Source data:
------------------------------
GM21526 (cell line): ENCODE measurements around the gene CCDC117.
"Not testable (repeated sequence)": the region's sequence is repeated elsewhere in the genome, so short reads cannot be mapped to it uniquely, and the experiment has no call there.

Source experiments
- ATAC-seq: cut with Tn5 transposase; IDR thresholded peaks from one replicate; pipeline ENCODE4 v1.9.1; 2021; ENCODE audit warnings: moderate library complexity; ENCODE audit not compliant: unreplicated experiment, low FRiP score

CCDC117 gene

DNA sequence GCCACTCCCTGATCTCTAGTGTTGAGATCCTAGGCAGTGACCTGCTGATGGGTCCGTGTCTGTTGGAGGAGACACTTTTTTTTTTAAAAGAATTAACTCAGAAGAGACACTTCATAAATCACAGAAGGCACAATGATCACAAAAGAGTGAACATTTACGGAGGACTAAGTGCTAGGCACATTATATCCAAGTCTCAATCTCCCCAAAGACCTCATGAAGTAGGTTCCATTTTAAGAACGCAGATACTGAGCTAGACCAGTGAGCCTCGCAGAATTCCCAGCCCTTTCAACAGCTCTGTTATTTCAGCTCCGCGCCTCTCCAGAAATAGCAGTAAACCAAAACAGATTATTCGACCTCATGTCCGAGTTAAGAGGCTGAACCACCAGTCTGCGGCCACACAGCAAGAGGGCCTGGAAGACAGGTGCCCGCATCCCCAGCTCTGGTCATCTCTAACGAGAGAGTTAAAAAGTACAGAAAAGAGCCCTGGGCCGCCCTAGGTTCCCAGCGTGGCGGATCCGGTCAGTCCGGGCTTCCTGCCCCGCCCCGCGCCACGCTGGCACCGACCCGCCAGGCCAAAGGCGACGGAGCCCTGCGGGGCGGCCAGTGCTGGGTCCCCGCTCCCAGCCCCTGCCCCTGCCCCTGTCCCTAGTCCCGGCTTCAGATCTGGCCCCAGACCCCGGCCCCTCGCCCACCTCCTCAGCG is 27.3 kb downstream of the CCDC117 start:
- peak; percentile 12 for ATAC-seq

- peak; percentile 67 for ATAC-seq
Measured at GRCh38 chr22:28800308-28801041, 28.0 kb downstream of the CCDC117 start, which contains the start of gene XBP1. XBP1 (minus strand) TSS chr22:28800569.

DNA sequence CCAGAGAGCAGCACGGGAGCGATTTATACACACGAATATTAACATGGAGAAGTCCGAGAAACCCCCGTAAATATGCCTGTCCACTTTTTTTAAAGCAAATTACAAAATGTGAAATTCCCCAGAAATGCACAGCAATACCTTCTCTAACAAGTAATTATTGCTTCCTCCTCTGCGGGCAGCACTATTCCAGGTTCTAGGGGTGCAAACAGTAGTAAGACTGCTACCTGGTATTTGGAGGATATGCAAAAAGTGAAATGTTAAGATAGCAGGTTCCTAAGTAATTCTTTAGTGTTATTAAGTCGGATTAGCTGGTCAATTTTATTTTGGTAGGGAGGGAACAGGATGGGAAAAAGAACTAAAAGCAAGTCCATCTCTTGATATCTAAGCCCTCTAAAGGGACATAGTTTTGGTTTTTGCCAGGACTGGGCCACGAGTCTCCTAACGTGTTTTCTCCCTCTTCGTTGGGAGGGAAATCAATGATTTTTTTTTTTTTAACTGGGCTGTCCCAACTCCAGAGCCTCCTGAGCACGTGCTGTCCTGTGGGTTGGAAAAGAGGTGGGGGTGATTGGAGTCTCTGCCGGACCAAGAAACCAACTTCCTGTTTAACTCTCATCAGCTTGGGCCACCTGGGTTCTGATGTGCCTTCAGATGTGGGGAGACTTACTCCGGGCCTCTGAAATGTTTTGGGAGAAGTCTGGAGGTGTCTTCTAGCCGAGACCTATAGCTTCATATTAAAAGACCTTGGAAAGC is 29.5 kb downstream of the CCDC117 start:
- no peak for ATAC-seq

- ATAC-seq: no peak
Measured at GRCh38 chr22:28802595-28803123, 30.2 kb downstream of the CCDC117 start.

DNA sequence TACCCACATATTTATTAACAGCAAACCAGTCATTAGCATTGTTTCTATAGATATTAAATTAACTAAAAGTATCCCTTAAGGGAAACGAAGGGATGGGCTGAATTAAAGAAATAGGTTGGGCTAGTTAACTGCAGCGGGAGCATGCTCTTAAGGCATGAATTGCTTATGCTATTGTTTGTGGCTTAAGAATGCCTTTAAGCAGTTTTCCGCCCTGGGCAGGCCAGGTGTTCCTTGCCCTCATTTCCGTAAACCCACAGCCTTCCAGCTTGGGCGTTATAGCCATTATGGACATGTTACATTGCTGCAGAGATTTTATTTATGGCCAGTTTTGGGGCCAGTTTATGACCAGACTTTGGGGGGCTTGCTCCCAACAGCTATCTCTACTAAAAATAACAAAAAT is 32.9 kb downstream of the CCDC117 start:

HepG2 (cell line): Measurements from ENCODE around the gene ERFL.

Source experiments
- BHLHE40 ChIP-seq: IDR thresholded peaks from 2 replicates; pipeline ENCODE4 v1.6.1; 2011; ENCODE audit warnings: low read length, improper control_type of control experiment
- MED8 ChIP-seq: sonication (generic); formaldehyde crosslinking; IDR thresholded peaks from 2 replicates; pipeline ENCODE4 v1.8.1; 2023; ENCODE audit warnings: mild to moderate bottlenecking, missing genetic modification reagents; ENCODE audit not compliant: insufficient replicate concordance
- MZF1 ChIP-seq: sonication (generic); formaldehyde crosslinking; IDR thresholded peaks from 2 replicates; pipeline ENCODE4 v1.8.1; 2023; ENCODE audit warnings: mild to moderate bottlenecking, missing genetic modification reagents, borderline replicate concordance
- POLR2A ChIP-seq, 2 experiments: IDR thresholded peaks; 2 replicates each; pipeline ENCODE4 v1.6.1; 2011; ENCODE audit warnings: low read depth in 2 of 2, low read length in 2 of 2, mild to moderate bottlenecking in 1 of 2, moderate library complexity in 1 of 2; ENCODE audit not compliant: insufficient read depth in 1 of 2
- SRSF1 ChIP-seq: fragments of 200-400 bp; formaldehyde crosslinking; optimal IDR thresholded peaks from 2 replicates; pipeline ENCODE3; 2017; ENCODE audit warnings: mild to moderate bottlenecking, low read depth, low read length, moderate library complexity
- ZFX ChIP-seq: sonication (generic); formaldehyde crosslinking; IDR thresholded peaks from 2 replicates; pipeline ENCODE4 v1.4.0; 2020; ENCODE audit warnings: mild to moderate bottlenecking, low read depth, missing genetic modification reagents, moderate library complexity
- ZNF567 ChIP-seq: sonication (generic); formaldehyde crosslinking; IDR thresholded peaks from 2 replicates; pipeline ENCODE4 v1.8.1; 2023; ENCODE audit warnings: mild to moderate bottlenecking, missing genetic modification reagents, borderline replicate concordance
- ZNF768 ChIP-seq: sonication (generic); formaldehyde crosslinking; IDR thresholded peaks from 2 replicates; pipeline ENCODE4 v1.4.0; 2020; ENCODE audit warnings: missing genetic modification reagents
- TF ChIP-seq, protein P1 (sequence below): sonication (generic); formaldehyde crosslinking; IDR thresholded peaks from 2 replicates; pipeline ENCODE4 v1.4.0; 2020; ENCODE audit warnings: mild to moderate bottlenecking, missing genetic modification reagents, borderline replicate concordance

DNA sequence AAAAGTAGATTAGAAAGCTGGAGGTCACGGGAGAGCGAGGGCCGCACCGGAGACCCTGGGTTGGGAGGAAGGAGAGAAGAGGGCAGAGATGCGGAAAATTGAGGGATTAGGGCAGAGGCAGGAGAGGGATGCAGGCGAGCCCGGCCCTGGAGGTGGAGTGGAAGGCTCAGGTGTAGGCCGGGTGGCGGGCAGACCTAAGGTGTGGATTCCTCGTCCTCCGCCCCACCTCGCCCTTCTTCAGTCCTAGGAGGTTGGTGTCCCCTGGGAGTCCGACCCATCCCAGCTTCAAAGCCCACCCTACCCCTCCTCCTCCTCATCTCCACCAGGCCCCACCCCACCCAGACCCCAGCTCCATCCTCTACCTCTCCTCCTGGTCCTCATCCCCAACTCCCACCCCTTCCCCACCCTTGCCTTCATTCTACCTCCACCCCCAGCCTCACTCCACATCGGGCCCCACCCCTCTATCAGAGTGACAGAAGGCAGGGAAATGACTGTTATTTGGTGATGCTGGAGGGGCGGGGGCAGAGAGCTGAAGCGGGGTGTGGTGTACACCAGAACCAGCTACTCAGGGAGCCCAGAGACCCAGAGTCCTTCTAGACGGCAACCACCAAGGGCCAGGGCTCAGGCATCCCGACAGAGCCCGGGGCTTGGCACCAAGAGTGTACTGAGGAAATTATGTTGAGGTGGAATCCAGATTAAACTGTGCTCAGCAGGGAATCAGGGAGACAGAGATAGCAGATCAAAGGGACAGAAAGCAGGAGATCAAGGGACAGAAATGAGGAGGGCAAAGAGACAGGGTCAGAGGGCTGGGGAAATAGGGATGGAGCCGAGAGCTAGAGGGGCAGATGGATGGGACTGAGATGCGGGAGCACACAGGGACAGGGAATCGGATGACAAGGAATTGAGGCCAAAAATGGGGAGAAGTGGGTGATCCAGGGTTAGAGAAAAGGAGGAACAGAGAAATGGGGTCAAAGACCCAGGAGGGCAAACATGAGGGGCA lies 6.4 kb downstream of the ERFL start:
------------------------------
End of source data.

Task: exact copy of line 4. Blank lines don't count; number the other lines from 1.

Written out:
- ATAC-seq: cut with Tn5 transposase; IDR thresholded peaks from one replicate; pipeline ENCODE4 v1.9.1; 2021; ENCODE audit warnings: moderate library complexity; ENCODE audit not compliant: unreplicated experiment, low FRiP score